To the Cancer Council, and those affected by cancer, the daffodil represents hope for a cancer-free future. Daffodil Day has funded lifesaving breakthroughs in cancer research over the years, and this research wouldn’t be possible without the support of thousands of Australians donating and actively supporting the cause.
This Daffodil Day, LiverWELL is shining a light on liver cancer and its relationship with undiagnosed or late-diagnosed hepatitis b, with the hope that more Victorians will get tested and treated for hepatitis b to lessen their chances of a future liver cancer diagnosis.
Liver cancer is the sixth most common cause of cancer-related death in Victoria, with 427 Victorians losing their life as a result of the disease in 2021.
This July, Cancer Council Victoria urged the Victorian community and clinicians to push for more testing after new data from the Peter Doherty Institute for Infection and Immunity (Doherty Institute) revealed a staggering 20,700 Victorians may unknowingly be living with hepatitis B, increasing their risk of liver cancer. It was also reported that the number of hepatitis serology screenings had decreased by over 18% between 2020 and 2022.
Hepatitis B and hepatitis C account for most cases of liver cancer in Australia, though most people living with hepatitis B remain untested and unaware, or are diagnosed too late, even after being diagnosed with liver cancer.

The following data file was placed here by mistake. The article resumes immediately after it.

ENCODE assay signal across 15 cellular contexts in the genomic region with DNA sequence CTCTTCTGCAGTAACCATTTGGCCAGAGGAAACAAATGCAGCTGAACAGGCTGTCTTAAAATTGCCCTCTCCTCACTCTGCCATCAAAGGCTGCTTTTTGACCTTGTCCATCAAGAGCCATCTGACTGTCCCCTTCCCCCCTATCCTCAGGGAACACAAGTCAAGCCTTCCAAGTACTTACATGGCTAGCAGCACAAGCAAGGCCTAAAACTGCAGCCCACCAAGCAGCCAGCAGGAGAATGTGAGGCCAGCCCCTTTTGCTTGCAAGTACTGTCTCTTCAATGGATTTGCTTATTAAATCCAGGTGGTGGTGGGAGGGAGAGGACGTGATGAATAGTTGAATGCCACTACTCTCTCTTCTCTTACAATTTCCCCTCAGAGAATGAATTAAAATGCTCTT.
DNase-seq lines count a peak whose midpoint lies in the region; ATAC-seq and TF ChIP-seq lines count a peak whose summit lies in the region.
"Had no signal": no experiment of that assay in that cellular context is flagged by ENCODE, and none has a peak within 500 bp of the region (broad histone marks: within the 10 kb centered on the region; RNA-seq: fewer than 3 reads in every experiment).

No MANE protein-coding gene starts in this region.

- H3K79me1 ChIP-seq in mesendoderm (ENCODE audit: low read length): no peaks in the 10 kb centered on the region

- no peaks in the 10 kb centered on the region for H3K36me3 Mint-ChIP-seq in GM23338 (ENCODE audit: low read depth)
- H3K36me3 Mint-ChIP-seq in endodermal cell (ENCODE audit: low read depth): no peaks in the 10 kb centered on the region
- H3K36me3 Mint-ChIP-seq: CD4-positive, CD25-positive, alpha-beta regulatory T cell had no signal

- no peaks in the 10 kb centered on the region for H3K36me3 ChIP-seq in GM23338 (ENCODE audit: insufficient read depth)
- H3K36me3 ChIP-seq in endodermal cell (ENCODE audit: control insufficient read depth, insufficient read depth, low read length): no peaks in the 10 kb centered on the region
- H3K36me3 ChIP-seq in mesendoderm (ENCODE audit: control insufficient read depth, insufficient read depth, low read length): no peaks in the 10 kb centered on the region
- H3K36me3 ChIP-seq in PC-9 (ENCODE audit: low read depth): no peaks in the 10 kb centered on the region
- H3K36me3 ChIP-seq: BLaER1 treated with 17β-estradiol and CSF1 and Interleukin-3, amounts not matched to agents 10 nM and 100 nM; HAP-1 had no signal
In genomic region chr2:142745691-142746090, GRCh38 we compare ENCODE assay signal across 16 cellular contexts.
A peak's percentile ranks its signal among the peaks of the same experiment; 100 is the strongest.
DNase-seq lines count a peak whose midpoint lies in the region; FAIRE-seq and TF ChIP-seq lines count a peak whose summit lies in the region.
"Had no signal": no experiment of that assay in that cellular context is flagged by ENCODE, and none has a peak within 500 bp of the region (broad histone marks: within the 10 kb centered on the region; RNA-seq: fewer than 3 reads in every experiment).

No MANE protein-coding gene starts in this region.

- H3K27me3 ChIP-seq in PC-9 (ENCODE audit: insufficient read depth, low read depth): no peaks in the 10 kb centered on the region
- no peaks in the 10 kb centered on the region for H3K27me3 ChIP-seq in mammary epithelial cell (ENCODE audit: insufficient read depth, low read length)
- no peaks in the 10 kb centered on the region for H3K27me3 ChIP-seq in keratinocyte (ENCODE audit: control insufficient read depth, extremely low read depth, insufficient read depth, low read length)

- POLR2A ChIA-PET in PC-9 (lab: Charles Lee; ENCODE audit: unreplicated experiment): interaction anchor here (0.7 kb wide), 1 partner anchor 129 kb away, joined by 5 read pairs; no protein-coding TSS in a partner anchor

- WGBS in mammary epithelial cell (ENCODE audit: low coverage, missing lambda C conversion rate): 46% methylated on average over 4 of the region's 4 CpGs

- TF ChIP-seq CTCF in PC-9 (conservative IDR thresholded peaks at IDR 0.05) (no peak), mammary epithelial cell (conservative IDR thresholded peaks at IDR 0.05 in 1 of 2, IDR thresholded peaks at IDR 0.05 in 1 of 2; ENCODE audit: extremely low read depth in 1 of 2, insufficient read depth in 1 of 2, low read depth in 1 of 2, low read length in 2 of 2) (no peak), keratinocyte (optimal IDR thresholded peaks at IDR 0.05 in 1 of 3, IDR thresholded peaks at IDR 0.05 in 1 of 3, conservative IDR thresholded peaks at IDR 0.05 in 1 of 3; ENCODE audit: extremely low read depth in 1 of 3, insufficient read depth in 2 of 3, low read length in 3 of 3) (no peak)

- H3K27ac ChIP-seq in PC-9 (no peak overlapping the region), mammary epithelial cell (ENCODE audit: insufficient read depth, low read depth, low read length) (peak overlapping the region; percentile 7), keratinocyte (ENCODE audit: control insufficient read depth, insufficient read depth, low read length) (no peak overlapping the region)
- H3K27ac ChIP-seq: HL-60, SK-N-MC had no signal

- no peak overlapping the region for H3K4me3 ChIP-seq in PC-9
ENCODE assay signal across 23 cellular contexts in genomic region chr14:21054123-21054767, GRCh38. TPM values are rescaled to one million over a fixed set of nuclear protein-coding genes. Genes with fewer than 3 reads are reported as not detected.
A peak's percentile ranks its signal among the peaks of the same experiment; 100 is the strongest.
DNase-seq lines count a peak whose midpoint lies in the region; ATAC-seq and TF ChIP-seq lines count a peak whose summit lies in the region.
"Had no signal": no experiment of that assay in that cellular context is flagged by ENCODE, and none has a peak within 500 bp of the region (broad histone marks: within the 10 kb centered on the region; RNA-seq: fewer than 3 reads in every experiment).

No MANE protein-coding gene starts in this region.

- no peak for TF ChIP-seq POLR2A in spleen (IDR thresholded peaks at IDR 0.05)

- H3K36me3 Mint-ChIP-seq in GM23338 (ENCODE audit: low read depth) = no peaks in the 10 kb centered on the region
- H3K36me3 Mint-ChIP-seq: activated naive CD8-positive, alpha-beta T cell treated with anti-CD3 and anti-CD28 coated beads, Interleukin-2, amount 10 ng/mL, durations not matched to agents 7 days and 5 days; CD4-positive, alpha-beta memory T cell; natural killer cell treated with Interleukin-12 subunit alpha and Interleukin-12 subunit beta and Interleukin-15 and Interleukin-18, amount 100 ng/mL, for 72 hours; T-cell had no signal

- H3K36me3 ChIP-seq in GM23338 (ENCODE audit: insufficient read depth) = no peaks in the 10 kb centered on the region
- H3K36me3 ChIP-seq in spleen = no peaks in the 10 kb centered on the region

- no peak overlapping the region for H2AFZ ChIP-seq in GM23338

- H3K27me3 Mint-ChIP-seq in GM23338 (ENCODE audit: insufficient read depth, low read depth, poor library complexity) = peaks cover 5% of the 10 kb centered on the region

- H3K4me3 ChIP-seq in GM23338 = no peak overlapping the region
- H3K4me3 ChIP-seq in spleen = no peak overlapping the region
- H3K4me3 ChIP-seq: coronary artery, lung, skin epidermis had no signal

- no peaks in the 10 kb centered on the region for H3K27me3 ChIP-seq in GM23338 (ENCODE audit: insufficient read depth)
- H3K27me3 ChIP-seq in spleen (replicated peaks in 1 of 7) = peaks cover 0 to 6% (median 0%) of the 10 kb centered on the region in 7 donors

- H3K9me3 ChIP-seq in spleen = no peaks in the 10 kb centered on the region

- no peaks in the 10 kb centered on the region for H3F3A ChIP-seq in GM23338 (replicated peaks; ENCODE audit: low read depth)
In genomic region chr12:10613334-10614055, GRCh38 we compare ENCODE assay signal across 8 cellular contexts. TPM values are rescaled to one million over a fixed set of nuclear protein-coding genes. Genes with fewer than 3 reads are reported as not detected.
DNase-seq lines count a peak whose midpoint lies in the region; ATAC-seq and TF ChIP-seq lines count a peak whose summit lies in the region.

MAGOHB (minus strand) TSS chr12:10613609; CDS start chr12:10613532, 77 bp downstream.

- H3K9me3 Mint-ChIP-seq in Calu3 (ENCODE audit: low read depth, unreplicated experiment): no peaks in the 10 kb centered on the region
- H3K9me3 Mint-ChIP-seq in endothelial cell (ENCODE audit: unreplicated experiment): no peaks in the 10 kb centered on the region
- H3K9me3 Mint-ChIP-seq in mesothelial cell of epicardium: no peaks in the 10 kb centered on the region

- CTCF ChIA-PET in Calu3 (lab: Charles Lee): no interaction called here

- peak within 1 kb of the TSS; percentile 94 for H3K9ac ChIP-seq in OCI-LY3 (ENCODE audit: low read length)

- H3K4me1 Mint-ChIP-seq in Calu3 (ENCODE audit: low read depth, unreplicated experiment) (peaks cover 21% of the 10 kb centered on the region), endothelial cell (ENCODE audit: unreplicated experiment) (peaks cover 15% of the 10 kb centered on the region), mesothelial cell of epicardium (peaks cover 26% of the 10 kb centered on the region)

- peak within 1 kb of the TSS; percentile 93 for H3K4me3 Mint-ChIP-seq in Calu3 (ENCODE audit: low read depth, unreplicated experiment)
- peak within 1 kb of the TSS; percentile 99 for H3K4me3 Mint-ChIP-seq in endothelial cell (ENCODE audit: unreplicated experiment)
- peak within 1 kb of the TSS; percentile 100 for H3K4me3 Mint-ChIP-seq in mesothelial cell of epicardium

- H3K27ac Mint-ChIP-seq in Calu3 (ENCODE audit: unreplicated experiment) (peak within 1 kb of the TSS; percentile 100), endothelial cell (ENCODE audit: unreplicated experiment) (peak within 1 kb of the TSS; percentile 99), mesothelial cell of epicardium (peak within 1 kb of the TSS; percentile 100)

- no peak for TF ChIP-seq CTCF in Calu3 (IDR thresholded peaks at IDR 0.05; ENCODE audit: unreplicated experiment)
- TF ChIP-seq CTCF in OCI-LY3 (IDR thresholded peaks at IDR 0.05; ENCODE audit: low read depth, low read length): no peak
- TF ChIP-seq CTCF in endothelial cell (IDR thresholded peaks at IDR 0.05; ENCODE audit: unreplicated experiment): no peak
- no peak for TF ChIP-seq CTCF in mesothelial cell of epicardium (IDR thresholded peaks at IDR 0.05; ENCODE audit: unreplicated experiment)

The Royal Melbourne Hospital’s Professor Benjamin Cowie, Director of the WHO Collaborating Centre for Viral Hepatitis at the Doherty Institute, said in this article with early detection and regular monitoring, Victorians living with hepatitis B could prevent progression to liver cancer.
Many people incorrectly presume alcohol consumption is the only cause of liver cancer. In fact, most people acquire hepatitis B at birth or in early childhood.
Hepatitis B is contracted through the following methods:
1. Direct blood-to-blood contact: the blood of a person with hepatitis B enters into the bloodstream of another person.
2. Unprotected sexual contact (semen and vaginal fluids)
3. Mothers living with hepatitis B can pass it on to their babies during childbirth.
Another risk factor for contracting hepatitis B is being born in hepatitis B endemic regions with limited or no access to vaccines, including parts of East and Southeast Asia, Pacific Island countries, parts of central Asia, the Middle East, the Amazon Basin and sub-Saharan Africa.
If you are concerned about your hepatitis B status, talk to your GP. Hepatitis B is diagnosed through a simple blood test and treatment options are available. LiverWELL also offers LiverLine, a free confidential and non-judgmental phone service that provides information, support and referrals to anyone experiencing liver health related concerns, including hepatitis. Call 1800 703 003, Monday to Friday from 9 am–5 pm.
By donating to Daffodil Day, you’re helping to create change for people affected by cancer. Last year The Cancer Council raised over $2.5m to support lifesaving cancer research, and they’re looking to make this year an even bigger success. For all that cancer takes, give all you can!
Donate now by clicking below!